Ocean City Life Saving Station Museum
Robert Chisholm Joynes
by
by Laurene Joynes Russell
1984

Robert Chisholm Joynes


To the best of my knowledge my grandfather, Robert Chisholm Joynes, was born September 2, 1857 at Portsmouth, Virginia. He joined the U.S. Life-Saving Service about 1878 several years after the government built the Hog Island Life-Saving Station at Broadwater, Virginia. Broadwater was just a very small, isolated village on a desolate barrier island off Virginia's Eastern Shore. On the island he met, wooed and married my grandmother Bettie Lavenia Burton in 1883. He was twenty-six at the time. While in the service he built a home for Bettie and their eleven children on the mainland in a small village called Birdnest, Virginia.

Robert lived during an exciting time in the history of our country. On February 21, 1892, Robert was a surfman of the Life-Saving crew who risked angry seas and after many heroic efforts took off all on board the Spanish ship San Albano that was wrecked six miles northeast of the Hog Island Life-Saving Station. For his bravery during the rescue Robert was awarded a Bronze Medal by the Queen of Spain. The United States of America presented Robert and his fellow crew members the Silver Life-Saving Medal for their heroic efforts. All in all, Robert was a witness to and participated in over twelve difficult shipwreck rescues during his time in the service. He was surely a brave man.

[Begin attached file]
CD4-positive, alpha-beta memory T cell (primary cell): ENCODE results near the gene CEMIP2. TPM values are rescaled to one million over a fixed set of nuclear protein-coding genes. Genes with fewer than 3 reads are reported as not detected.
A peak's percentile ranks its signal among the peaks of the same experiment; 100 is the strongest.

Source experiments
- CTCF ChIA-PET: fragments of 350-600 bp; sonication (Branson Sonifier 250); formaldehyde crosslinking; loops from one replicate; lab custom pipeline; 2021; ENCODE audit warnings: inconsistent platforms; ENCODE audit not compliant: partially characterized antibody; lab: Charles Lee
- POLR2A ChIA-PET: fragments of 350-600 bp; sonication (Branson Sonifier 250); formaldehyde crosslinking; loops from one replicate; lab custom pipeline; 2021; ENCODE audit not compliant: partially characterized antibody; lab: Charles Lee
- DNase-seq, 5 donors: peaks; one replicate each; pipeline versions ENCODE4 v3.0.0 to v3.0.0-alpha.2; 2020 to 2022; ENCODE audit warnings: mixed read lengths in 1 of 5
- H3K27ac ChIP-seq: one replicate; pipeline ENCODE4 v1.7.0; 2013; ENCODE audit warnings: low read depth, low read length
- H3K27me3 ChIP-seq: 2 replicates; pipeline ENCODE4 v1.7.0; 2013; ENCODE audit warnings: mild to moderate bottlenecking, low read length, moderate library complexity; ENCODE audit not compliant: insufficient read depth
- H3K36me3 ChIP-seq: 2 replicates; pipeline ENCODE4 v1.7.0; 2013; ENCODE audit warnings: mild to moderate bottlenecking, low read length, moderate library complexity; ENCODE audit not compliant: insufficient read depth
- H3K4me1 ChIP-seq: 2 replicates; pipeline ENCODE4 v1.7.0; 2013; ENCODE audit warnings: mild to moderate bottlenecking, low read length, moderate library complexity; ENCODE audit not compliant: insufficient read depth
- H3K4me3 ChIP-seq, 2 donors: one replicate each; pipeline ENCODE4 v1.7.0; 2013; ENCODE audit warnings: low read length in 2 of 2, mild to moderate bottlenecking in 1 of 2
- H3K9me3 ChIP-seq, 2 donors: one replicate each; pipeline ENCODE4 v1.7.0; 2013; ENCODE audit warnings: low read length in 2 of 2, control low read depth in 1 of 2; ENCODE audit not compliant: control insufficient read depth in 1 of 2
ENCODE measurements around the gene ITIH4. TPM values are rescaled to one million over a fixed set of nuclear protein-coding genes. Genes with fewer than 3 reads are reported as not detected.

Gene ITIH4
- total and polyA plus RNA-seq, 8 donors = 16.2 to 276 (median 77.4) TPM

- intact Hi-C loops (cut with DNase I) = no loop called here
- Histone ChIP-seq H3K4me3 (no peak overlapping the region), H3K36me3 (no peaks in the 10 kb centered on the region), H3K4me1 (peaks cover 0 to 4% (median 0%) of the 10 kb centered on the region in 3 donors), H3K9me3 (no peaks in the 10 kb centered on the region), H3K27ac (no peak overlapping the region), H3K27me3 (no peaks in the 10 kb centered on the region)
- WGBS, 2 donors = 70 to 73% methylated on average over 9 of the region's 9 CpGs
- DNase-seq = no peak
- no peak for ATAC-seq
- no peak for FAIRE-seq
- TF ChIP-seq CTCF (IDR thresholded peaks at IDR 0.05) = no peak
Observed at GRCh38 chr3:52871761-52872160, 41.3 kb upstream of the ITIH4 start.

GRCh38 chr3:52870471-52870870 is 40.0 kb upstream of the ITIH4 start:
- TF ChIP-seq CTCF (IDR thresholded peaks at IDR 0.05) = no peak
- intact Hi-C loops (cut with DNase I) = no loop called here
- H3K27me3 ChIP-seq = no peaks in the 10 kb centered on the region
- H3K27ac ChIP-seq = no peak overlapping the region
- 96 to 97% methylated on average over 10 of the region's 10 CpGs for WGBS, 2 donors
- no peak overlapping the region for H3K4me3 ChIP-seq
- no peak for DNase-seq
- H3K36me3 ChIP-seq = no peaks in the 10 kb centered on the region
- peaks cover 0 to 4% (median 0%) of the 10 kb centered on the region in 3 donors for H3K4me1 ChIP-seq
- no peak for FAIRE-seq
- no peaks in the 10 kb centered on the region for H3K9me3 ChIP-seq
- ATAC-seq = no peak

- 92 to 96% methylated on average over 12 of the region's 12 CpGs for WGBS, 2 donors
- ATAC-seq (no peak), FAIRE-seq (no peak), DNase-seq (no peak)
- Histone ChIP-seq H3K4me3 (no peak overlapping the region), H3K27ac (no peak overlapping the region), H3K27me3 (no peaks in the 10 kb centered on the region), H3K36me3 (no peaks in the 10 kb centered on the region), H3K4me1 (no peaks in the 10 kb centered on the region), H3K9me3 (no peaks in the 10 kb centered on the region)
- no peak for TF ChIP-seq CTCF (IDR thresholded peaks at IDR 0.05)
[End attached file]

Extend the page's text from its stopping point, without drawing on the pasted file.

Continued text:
Physically, my grandfather Joynes stood 5 foot 6 1/2 inches to 5 foot 8 inches tall and weighed about 170 pounds. He had tattoos all over his body consisting of stars, ships and initials. I don't know where or when he had them done. My grandmother, Bettie died in 1915, and he buried her at the Red Bank Baptist Church in Marionville, Virginia.

After Bettie's death he retired, after thirty-five years, from the Life-Saving Service on Hog Island. He missed my grandmother, and soon found that he could not live in the house without her. He moved to Norfolk with five of his children still at home with him. With the advent of World War I, grandfather found work in the Norfolk shipyards.

In 1917, at the age of 60, he married again to a widow named Hattie Morrisette Smith. Robert's children disliked his new wife, often calling her a "witch" and because of the disharmony in the home, all of his children, left to stay with relatives. After that the family seldom saw their father. At the time of his death on December 1, 1931, he was a lonely man, living near Atlantic City, New Jersey. He is buried in the Masonic Cemetery in that city.









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